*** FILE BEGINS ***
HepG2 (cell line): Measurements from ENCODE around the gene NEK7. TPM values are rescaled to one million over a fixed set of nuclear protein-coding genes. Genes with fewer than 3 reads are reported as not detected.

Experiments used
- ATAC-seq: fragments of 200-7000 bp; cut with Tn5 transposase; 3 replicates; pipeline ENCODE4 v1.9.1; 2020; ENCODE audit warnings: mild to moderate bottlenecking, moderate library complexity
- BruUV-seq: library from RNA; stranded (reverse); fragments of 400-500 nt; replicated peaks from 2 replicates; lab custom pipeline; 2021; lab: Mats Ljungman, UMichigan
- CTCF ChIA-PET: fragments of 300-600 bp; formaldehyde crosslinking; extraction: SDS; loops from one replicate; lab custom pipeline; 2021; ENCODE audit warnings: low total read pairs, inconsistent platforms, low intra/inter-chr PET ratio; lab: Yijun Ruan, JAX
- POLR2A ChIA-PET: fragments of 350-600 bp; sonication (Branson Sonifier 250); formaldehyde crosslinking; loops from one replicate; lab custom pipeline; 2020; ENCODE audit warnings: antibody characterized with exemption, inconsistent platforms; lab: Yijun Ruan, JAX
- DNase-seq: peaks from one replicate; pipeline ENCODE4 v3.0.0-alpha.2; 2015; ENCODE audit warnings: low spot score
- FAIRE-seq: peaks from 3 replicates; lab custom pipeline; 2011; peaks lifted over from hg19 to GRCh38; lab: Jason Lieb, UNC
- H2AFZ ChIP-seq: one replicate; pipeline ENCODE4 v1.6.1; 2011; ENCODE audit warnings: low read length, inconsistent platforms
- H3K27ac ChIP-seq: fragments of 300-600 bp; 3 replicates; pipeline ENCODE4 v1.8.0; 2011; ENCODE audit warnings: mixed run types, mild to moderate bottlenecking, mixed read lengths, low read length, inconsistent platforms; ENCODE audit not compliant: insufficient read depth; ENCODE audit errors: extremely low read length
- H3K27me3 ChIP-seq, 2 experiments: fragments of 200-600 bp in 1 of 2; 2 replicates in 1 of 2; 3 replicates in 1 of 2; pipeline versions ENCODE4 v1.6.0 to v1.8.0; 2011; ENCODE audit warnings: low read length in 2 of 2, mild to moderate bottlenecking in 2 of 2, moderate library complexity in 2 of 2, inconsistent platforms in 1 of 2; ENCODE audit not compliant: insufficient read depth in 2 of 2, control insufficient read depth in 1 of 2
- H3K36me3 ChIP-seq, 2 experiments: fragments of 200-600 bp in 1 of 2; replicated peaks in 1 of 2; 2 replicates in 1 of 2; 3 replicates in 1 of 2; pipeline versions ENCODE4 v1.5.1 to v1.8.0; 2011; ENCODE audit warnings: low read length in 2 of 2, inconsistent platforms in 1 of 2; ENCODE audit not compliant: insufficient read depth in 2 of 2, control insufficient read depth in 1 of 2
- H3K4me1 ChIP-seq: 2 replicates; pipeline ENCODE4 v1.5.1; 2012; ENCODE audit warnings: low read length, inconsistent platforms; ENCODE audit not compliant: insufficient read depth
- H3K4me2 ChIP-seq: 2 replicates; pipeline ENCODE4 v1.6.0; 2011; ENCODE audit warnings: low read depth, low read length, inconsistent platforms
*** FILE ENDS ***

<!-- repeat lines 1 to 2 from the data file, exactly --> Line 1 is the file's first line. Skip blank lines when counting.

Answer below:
HepG2 (cell line): Measurements from ENCODE around the gene NEK7. TPM values are rescaled to one million over a fixed set of nuclear protein-coding genes. Genes with fewer than 3 reads are reported as not detected.

Experiments used